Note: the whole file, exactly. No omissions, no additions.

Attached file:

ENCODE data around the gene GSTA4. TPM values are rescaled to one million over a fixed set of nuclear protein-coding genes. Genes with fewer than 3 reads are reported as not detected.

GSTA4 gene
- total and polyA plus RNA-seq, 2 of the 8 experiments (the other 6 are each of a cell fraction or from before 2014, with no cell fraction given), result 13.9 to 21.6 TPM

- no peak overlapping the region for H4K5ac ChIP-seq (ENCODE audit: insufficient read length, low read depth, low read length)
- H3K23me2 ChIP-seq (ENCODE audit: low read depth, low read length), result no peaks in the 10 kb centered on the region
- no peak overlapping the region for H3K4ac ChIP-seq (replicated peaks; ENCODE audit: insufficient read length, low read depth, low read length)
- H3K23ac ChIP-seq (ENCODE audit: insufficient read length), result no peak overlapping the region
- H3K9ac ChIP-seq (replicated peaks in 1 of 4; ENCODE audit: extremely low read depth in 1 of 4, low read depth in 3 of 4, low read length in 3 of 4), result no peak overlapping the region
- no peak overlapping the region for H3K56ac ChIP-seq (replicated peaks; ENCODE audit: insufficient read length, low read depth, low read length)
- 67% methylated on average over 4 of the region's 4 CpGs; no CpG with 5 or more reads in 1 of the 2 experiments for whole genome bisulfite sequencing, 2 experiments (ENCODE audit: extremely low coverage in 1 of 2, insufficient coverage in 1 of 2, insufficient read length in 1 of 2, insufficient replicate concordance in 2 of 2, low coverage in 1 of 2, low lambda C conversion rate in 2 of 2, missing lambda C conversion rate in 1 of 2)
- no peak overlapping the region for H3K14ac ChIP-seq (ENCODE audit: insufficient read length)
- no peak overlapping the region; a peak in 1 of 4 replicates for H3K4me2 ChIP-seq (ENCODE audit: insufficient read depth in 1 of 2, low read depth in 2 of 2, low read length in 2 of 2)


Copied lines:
ENCODE data around the gene GSTA4. TPM values are rescaled to one million over a fixed set of nuclear protein-coding genes. Genes with fewer than 3 reads are reported as not detected.

GSTA4 gene
- total and polyA plus RNA-seq, 2 of the 8 experiments (the other 6 are each of a cell fraction or from before 2014, with no cell fraction given), result 13.9 to 21.6 TPM

- no peak overlapping the region for H4K5ac ChIP-seq (ENCODE audit: insufficient read length, low read depth, low read length)
- H3K23me2 ChIP-seq (ENCODE audit: low read depth, low read length), result no peaks in the 10 kb centered on the region
- no peak overlapping the region for H3K4ac ChIP-seq (replicated peaks; ENCODE audit: insufficient read length, low read depth, low read length)
- H3K23ac ChIP-seq (ENCODE audit: insufficient read length), result no peak overlapping the region
- H3K9ac ChIP-seq (replicated peaks in 1 of 4; ENCODE audit: extremely low read depth in 1 of 4, low read depth in 3 of 4, low read length in 3 of 4), result no peak overlapping the region
- no peak overlapping the region for H3K56ac ChIP-seq (replicated peaks; ENCODE audit: insufficient read length, low read depth, low read length)
- 67% methylated on average over 4 of the region's 4 CpGs; no CpG with 5 or more reads in 1 of the 2 experiments for whole genome bisulfite sequencing, 2 experiments (ENCODE audit: extremely low coverage in 1 of 2, insufficient coverage in 1 of 2, insufficient read length in 1 of 2, insufficient replicate concordance in 2 of 2, low coverage in 1 of 2, low lambda C conversion rate in 2 of 2, missing lambda C conversion rate in 1 of 2)
- no peak overlapping the region for H3K14ac ChIP-seq (ENCODE audit: insufficient read length)
- no peak overlapping the region; a peak in 1 of 4 replicates for H3K4me2 ChIP-seq (ENCODE audit: insufficient read depth in 1 of 2, low read depth in 2 of 2, low read length in 2 of 2)